Your Guide: services and responsibilities – business edition
We understand the impact a workplace injury or illness can have on a business and its employees and we’re here to help. Making sure people have the support, care and expertise they need to recover and return to work is what we do.
This guide will help you understand the services we offers as well as your responsibilities as an Ontario business. This guide does not list every service we offer or every responsibility you may have – it is meant to provide you with answers to some of the most commonly asked questions we know many people have about the WSIB. All of our decisions are based on the Workplace Safety and Insurance Act, 1997 (WSIA) and our policies.
Services: what do we offer?
With WSIB coverage you:
- get affordable workplace coverage you can rely on to protect you and your employees
- are guaranteed no-fault workplace insurance that protects you from costly court settlements for your employees’ workplace injuries and illnesses
- receive important services and support when you need it
Health and safety services
By participating in our voluntary programs, eligible businesses can improve workplace health and safety, which can lead to a reduction in premiums.
Small Business Health and Safety Program
Building Your Health and Safety Program is designed to help you understand your health and safety responsibilities, provide access to free, easy to understand health and safety materials, and save money.
Participating in the program can earn you a one-time seven per cent rebate on your previous year’s premium. You could qualify by meeting the requirements of our training program:
- attend all three in-class training sessions (each session is four hours)
- complete a self-evaluation, health and safety action play, inspection procedure and return-to-work procedure
The program includes a free two-hour health and safety information session where we:
- review your injury reporting and return-to-work responsibilities
- provide you with a package of health and safety posters and materials
- update you on new information from the Ministry of Labour and WSIB
- outline first aid requirements.
Once you complete the Building Your Health and Safety Program training, we can conduct a free assessment to help you manage hazards and reduce your risk by identifying any gaps in your health and safety program, providing an action plan to improve and provide ongoing support to help you grow your program.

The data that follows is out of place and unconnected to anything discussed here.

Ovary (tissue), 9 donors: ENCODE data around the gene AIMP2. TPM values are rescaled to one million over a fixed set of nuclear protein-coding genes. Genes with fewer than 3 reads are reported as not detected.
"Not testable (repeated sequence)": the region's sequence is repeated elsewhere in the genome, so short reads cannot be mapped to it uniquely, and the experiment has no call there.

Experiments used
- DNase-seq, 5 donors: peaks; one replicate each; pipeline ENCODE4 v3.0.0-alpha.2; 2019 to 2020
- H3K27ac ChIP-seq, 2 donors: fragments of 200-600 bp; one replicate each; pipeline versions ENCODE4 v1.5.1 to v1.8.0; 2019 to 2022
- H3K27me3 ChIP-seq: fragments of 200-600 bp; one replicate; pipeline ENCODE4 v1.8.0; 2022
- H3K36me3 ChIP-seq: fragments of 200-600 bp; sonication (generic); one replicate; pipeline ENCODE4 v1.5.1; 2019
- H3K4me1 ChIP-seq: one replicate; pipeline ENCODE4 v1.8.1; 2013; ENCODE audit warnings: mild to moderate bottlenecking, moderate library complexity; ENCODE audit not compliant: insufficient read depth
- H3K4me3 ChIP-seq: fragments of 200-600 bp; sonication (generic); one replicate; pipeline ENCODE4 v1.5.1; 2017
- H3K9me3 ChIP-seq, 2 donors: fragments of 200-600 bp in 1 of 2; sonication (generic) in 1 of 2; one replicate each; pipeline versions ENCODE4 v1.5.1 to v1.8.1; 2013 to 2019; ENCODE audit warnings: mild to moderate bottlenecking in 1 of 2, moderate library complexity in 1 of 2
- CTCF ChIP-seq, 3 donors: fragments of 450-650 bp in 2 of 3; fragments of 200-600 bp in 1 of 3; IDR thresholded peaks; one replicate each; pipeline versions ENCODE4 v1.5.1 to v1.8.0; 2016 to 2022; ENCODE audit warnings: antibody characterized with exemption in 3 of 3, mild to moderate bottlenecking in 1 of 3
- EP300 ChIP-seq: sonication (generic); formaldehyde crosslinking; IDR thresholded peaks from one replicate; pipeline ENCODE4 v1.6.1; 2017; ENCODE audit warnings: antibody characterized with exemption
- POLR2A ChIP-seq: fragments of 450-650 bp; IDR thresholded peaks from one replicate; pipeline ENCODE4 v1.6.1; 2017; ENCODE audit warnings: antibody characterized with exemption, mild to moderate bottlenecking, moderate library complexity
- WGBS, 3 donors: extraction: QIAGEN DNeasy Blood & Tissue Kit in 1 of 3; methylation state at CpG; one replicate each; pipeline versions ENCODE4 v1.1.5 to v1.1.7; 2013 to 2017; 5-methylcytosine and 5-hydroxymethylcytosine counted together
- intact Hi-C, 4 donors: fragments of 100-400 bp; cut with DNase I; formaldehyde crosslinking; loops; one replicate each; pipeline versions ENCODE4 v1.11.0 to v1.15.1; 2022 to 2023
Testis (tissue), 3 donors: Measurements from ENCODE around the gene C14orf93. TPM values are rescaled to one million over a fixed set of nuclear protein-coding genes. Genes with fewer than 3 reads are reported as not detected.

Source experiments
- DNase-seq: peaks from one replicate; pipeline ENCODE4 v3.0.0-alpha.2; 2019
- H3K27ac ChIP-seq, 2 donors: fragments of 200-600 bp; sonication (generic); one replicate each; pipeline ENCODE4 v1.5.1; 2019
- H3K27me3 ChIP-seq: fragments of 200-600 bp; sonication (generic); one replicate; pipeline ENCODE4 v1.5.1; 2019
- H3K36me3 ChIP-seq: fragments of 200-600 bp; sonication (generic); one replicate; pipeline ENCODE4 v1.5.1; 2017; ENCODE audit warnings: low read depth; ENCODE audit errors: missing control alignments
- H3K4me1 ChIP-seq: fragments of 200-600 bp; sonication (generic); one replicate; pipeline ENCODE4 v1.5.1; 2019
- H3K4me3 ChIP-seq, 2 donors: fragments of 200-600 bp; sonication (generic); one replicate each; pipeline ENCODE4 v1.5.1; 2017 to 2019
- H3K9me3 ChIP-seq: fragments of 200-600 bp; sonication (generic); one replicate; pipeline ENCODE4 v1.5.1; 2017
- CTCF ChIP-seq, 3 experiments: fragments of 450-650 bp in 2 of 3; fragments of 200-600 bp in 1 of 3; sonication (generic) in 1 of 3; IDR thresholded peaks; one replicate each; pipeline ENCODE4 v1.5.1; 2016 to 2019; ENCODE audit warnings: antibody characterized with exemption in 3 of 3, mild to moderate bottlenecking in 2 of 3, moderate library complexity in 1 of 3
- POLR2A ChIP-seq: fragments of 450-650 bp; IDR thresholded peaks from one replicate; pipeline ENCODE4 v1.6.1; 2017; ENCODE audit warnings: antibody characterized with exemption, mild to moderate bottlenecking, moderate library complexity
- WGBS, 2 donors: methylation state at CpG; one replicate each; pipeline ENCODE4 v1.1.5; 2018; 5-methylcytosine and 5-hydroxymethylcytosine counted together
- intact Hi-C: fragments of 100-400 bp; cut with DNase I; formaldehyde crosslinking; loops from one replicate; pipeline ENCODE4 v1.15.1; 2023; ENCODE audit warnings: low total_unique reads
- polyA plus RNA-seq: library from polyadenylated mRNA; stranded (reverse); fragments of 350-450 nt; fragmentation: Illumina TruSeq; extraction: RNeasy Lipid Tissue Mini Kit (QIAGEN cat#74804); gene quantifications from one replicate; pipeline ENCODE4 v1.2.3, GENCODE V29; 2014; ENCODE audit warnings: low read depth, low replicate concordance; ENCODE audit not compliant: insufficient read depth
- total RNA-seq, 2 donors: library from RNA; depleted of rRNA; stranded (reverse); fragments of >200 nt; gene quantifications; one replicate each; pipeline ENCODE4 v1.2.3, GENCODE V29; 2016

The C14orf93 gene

Small Business Health & Safety Leadership Awards recognizes outstanding achievement in establishing health and safety programs in businesses with fewer than 50 employees.
Safety Groups Program
The Safety Groups Program is a voluntary program where businesses come together to share ideas and pool resources to improve health and safety performance. Each year, Safety Group members identify five elements of a workplace health and safety program to implement. If you can demonstrate successful implementation of the elements selected, you may receive a rebate of up to seven per cent of your premiums. Businesses can enroll in this program from October to mid-January. Read more about our health and safety community.
Our Workwell program looks at the health and safety and return-to-work performance of your workplace to see if we feel you would benefit from our support. If you are selected for the program, we offer you on-site assessments to identify gaps in your health and safety management system and assistance to identify priorities and develop implementation plans.
Our free, easy-to-use Workwell app is a tool you can use to self-evaluate your health and safety management system. You can download the app through the Apple App Store and the Google Play Store.
Responsibilities: what is expected of your business?
Health and safety
As a business covered by the WSIB, you are required to have first aid equipment (including a first aid station that is easily accessible) and trained people in all workplaces. Visit our first aid program webpage for further information.
Health and safety training
Under the Occupational Health and Safety Act (OHSA), every employee and supervisor is required to complete health and safety awareness training. You can access training free of charge through the Ministry of Labour or through one of the WSIB’s various programs.
There are other health and safety resources available to businesses through the Ministry of Labour and Ontario’s four Health and Safety Associations (HSAs).
It is your responsibility to provide hazard information and post the WSIB 1-2-3-4 In Case of Injury at Work poster in a visible location.
For more information on a range of health and safety topics, see health and safety.
Workplace injury or illness
Reporting an injury or illness
Businesses must report a work-related accident to the WSIB if you learn that an employee requires health care and/or:
- is absent from regular work
- earns less than regular pay for regular work (e.g. part-time hours)
- requires modified work at less than regular pay
- requires modified work at regular pay for more than seven calendar days following the date of accident (in this case, the reporting obligation begins on the eighth day of modified work)